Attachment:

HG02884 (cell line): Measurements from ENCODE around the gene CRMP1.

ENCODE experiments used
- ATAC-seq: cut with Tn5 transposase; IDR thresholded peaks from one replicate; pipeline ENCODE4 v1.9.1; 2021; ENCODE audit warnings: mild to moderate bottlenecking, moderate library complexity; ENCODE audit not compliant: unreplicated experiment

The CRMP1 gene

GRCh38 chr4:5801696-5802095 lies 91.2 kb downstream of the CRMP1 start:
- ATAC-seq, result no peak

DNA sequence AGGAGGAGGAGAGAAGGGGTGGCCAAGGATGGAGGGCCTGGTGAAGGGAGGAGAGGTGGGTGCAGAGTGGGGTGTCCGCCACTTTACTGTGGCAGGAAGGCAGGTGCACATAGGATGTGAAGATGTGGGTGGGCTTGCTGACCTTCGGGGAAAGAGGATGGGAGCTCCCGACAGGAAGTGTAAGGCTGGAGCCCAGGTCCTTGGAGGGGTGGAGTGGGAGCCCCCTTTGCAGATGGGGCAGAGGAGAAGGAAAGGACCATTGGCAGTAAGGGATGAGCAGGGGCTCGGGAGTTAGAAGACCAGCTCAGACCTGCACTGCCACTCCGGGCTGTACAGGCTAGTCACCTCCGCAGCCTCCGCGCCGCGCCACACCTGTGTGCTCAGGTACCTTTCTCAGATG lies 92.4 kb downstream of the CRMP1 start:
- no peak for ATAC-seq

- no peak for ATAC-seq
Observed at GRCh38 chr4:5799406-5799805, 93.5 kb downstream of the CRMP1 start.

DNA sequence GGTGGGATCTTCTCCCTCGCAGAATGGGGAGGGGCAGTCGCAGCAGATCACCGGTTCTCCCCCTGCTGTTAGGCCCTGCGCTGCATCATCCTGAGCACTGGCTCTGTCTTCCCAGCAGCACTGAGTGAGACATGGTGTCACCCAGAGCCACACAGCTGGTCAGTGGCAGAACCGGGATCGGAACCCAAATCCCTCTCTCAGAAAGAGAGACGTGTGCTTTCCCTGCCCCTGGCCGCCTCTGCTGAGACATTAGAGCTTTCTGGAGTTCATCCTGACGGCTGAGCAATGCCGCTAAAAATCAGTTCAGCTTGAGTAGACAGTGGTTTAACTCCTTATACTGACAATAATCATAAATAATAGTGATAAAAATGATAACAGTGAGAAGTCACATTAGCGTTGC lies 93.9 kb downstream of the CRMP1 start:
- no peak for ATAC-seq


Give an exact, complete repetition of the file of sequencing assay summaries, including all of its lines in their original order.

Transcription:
HG02884 (cell line): Measurements from ENCODE around the gene CRMP1.

ENCODE experiments used
- ATAC-seq: cut with Tn5 transposase; IDR thresholded peaks from one replicate; pipeline ENCODE4 v1.9.1; 2021; ENCODE audit warnings: mild to moderate bottlenecking, moderate library complexity; ENCODE audit not compliant: unreplicated experiment

The CRMP1 gene

GRCh38 chr4:5801696-5802095 lies 91.2 kb downstream of the CRMP1 start:
- ATAC-seq, result no peak

DNA sequence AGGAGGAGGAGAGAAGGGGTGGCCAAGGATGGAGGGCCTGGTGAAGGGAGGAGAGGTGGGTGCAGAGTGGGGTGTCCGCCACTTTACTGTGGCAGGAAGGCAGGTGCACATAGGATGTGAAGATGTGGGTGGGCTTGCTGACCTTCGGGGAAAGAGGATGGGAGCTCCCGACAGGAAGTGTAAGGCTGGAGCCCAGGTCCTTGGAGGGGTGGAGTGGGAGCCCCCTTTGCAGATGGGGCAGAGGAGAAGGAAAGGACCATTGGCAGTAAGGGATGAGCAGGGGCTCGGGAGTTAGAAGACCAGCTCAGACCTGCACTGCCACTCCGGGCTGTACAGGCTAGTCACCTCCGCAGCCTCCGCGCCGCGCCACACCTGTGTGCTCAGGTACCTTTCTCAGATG lies 92.4 kb downstream of the CRMP1 start:
- no peak for ATAC-seq

- no peak for ATAC-seq
Observed at GRCh38 chr4:5799406-5799805, 93.5 kb downstream of the CRMP1 start.

DNA sequence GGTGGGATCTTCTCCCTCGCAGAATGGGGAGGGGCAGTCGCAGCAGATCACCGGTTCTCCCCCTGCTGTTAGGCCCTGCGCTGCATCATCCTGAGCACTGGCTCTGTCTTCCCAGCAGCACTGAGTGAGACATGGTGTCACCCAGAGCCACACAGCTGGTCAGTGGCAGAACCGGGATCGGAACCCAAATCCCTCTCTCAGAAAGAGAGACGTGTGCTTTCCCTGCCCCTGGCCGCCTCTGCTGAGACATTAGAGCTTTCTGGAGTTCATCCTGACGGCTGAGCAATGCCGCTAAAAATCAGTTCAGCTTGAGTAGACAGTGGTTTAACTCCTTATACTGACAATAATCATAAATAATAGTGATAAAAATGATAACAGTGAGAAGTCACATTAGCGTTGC lies 93.9 kb downstream of the CRMP1 start:
- no peak for ATAC-seq